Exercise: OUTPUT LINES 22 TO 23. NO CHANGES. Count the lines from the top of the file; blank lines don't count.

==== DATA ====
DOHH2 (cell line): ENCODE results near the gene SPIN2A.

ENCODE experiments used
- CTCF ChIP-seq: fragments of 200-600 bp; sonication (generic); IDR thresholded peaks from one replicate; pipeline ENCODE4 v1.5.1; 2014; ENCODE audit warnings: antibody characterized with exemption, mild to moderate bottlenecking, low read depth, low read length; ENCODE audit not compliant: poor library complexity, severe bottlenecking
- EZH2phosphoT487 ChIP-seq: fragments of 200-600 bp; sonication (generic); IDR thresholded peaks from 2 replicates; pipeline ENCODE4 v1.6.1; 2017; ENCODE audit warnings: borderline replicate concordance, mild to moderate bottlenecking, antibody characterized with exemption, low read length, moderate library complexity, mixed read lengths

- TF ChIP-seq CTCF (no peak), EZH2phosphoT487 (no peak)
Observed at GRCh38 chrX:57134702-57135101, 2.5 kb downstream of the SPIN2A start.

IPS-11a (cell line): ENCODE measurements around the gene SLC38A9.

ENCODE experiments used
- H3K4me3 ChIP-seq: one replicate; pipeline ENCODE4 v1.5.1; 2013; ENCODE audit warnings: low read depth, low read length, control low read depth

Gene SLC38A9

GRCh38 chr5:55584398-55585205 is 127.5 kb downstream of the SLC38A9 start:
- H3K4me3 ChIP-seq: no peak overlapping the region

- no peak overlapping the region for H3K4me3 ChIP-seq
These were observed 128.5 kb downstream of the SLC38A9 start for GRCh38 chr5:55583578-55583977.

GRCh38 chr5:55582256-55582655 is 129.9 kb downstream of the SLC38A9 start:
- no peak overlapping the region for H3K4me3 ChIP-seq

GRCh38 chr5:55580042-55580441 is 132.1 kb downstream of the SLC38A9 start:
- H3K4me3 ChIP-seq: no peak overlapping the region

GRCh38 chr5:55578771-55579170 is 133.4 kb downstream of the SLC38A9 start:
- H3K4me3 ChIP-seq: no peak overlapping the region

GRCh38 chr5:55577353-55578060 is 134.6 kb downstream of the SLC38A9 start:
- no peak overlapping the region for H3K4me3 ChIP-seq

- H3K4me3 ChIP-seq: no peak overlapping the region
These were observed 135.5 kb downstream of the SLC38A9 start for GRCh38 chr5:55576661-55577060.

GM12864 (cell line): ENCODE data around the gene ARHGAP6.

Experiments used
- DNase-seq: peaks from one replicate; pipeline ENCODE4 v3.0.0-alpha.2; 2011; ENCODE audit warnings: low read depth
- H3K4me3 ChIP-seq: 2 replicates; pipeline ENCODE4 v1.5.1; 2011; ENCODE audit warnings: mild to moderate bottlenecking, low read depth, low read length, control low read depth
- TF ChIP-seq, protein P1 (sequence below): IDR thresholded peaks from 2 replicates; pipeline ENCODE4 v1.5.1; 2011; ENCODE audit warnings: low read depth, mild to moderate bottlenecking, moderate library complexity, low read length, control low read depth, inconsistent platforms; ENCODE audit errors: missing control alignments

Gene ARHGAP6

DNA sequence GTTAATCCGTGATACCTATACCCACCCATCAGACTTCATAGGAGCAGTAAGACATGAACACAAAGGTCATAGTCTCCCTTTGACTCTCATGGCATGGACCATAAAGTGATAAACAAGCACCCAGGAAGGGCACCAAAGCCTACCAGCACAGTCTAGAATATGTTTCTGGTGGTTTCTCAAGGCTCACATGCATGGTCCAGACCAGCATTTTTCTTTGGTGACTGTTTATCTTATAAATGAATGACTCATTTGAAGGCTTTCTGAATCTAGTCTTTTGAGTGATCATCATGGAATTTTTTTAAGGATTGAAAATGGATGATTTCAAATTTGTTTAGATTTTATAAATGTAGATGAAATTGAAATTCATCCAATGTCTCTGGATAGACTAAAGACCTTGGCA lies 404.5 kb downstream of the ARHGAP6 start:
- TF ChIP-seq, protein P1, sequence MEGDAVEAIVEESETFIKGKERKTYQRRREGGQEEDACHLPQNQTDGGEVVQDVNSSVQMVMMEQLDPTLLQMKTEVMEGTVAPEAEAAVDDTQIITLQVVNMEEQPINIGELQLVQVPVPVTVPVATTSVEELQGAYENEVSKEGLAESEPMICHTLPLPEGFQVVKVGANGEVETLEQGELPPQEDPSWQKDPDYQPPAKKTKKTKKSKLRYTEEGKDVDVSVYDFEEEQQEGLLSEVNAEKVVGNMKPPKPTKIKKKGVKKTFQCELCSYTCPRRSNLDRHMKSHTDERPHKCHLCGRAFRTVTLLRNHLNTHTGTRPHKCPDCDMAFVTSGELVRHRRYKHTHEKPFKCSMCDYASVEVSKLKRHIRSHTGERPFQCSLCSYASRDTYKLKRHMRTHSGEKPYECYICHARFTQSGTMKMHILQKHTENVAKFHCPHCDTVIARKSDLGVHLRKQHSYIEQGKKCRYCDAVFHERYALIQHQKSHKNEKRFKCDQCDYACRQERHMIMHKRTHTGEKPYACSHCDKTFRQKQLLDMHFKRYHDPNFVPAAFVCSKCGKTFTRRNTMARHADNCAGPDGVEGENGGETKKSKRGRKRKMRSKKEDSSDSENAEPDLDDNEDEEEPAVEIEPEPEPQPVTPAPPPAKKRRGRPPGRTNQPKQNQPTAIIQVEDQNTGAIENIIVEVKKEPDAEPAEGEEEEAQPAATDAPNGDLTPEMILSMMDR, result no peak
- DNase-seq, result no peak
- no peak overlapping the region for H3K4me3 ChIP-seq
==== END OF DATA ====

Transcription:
- no peak overlapping the region for H3K4me3 ChIP-seq

- H3K4me3 ChIP-seq: no peak overlapping the region